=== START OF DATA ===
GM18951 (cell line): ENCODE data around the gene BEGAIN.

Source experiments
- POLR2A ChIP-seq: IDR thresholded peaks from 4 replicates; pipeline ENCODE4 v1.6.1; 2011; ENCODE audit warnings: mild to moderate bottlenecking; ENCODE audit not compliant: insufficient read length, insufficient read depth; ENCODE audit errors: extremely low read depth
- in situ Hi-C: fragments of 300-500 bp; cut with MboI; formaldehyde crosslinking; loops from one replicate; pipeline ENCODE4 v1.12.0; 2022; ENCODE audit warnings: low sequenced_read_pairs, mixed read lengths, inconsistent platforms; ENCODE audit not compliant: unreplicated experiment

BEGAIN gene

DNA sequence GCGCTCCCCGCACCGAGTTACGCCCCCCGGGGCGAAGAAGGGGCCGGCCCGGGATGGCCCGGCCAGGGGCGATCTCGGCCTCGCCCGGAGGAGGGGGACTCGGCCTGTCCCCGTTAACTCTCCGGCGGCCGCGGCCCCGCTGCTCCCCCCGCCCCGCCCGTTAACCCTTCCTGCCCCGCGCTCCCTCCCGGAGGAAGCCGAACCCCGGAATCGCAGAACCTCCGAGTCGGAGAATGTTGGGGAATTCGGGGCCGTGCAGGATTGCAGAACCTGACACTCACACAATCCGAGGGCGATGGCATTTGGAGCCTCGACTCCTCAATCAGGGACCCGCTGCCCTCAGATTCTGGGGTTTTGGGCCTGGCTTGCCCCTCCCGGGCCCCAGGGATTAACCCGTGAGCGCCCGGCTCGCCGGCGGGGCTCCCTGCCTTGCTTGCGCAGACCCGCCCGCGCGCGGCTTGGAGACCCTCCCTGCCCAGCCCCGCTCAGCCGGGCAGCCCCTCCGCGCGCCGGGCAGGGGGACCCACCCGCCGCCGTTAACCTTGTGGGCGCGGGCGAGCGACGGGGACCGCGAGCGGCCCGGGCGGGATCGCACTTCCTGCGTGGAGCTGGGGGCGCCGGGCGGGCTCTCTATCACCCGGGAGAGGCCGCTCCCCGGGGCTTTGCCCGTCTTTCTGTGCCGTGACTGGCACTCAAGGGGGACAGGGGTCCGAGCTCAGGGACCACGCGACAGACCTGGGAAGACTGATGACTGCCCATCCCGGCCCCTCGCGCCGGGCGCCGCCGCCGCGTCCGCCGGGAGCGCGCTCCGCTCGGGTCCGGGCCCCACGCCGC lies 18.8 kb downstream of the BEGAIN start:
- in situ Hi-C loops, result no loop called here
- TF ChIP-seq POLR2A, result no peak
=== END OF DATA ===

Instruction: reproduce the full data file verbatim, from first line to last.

GM18951 (cell line): ENCODE data around the gene BEGAIN.

Source experiments
- POLR2A ChIP-seq: IDR thresholded peaks from 4 replicates; pipeline ENCODE4 v1.6.1; 2011; ENCODE audit warnings: mild to moderate bottlenecking; ENCODE audit not compliant: insufficient read length, insufficient read depth; ENCODE audit errors: extremely low read depth
- in situ Hi-C: fragments of 300-500 bp; cut with MboI; formaldehyde crosslinking; loops from one replicate; pipeline ENCODE4 v1.12.0; 2022; ENCODE audit warnings: low sequenced_read_pairs, mixed read lengths, inconsistent platforms; ENCODE audit not compliant: unreplicated experiment

BEGAIN gene

DNA sequence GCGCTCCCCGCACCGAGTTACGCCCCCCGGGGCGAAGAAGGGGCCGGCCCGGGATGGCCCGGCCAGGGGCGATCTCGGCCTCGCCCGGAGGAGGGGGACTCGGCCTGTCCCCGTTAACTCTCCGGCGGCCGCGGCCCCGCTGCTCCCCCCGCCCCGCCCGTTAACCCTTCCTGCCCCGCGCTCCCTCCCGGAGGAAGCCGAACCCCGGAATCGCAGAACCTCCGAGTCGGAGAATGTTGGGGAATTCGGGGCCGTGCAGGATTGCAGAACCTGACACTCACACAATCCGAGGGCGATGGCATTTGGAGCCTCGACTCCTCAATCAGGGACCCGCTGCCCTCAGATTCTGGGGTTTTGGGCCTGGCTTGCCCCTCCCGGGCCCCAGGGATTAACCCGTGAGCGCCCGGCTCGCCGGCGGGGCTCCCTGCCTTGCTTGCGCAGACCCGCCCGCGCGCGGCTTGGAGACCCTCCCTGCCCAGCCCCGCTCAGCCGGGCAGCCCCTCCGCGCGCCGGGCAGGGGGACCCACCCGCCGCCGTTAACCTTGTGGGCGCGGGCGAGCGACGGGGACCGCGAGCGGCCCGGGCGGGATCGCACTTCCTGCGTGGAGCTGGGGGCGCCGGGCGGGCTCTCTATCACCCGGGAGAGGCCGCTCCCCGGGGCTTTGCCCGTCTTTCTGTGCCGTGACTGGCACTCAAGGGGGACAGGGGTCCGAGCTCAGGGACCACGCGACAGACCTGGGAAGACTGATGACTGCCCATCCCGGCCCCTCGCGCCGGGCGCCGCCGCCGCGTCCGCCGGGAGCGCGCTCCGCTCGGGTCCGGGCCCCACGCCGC lies 18.8 kb downstream of the BEGAIN start:
- in situ Hi-C loops, result no loop called here
- TF ChIP-seq POLR2A, result no peak